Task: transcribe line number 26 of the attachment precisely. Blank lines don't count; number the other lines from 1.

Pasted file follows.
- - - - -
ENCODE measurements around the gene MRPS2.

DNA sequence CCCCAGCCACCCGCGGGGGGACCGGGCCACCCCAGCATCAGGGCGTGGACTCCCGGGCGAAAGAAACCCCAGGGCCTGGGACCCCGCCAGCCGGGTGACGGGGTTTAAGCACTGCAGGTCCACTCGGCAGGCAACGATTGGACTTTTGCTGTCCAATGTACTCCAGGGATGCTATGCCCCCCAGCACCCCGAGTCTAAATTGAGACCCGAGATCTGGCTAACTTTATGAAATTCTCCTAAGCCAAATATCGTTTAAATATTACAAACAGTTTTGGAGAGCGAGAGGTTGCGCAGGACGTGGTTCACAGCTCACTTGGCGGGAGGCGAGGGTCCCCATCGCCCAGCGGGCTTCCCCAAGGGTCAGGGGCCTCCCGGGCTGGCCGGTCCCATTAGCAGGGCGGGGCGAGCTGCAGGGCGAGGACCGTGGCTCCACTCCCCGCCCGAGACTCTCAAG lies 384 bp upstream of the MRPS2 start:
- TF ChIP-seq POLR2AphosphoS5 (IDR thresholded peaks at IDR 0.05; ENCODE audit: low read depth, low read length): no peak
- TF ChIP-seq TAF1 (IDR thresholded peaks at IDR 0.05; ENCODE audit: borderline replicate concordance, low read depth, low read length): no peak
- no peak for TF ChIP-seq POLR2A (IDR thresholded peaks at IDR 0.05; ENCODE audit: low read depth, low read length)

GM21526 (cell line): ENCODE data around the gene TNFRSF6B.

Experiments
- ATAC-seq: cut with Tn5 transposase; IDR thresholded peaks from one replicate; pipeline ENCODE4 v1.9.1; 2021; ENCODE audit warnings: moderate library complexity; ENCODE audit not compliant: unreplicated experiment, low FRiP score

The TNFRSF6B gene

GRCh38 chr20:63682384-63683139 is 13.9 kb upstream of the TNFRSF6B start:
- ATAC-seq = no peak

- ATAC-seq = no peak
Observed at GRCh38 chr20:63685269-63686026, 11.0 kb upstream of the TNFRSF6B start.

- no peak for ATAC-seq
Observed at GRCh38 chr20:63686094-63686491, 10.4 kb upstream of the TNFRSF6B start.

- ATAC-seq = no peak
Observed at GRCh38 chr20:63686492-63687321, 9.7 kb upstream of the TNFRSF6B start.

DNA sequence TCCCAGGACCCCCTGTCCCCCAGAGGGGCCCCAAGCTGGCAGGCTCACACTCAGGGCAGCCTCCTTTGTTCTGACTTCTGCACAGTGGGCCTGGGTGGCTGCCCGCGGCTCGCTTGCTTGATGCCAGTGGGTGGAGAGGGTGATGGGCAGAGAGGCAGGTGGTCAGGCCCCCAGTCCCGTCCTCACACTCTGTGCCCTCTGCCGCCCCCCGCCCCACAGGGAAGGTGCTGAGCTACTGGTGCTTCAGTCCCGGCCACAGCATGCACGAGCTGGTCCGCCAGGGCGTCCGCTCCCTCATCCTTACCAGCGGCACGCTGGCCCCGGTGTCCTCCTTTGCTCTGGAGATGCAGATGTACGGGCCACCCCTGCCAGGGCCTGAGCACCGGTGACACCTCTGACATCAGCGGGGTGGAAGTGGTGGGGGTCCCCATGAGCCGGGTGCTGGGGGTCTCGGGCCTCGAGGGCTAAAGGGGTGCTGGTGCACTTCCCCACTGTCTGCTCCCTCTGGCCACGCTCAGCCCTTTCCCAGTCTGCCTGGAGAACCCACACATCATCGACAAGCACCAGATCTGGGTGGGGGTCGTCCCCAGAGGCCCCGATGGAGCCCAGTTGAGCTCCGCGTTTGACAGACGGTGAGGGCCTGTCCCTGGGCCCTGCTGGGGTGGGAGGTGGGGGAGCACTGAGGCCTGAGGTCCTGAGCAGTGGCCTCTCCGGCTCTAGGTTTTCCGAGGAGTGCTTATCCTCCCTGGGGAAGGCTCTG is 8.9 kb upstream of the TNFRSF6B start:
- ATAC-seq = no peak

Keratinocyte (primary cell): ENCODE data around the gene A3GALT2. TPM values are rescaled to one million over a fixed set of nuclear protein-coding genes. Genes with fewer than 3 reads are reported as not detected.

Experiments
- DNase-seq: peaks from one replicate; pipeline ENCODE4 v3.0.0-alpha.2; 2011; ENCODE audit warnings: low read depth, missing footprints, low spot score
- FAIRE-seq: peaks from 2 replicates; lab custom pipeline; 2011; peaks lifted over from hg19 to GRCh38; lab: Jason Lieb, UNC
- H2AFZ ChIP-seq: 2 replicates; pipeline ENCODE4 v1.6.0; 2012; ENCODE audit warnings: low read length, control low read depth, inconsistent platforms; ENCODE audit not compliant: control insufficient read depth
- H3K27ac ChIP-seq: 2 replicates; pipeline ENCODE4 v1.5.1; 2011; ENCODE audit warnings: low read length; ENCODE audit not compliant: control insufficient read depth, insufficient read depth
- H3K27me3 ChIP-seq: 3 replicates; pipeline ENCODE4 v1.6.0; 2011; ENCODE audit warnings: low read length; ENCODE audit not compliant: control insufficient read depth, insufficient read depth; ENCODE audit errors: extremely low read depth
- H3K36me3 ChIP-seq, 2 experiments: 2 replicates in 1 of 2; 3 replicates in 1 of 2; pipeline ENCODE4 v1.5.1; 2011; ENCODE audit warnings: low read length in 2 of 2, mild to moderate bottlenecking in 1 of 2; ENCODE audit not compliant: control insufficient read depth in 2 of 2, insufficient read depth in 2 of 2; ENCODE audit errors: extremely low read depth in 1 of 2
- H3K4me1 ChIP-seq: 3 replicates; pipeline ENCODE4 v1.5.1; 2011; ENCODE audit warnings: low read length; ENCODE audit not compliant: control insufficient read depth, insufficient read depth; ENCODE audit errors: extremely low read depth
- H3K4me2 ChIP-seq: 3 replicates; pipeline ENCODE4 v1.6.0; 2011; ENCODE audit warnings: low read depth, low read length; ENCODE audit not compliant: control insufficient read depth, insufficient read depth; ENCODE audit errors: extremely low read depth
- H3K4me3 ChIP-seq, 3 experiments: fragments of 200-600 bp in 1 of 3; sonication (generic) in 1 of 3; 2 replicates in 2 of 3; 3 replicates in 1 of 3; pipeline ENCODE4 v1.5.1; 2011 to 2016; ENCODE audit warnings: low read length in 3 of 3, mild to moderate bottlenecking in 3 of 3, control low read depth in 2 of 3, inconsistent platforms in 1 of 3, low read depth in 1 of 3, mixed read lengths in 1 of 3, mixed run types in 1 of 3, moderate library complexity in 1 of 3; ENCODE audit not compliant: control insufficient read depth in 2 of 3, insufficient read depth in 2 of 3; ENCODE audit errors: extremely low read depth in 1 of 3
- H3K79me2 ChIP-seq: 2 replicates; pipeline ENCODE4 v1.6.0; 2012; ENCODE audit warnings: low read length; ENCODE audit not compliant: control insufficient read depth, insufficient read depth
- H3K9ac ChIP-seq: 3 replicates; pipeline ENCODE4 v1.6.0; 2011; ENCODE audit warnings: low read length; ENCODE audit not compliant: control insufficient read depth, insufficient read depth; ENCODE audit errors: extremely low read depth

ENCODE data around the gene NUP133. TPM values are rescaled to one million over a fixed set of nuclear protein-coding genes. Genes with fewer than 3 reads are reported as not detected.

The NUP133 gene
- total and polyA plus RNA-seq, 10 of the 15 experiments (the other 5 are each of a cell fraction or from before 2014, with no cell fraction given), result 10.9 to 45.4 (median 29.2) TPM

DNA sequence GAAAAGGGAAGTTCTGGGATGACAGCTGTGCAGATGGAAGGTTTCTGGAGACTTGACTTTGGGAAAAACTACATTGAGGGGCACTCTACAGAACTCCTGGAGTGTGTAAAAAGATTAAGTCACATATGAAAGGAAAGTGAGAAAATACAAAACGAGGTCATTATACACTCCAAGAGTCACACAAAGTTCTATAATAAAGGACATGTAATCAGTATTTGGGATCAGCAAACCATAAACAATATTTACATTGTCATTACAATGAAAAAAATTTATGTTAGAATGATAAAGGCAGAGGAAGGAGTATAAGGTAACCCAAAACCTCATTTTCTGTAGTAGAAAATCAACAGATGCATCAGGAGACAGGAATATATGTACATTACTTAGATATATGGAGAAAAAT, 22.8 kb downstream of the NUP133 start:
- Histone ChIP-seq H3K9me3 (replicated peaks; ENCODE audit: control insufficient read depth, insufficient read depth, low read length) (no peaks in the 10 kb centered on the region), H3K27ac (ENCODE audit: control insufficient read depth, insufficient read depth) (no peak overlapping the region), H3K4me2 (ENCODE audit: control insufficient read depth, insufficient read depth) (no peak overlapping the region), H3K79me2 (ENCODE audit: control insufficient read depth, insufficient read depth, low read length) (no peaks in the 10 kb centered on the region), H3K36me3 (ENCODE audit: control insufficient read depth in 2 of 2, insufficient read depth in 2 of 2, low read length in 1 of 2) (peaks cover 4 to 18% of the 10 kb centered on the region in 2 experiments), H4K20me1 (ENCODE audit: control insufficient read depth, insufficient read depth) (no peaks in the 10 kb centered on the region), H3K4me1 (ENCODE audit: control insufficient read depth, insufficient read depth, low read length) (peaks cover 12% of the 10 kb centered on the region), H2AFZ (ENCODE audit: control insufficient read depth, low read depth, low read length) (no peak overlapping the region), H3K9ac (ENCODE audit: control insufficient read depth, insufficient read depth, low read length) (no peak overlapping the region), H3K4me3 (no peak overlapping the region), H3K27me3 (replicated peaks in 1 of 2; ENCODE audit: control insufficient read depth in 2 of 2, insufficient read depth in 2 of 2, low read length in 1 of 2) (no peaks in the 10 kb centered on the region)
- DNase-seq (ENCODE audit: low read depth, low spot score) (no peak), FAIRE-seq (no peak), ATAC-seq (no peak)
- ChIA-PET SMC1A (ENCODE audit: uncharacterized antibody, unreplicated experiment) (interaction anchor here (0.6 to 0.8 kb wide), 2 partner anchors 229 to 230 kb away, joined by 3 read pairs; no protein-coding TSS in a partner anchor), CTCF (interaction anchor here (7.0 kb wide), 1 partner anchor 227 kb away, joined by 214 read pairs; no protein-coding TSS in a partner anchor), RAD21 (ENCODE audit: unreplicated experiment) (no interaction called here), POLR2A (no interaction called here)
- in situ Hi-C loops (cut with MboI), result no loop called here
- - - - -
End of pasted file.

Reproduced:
- H3K27me3 ChIP-seq: 3 replicates; pipeline ENCODE4 v1.6.0; 2011; ENCODE audit warnings: low read length; ENCODE audit not compliant: control insufficient read depth, insufficient read depth; ENCODE audit errors: extremely low read depth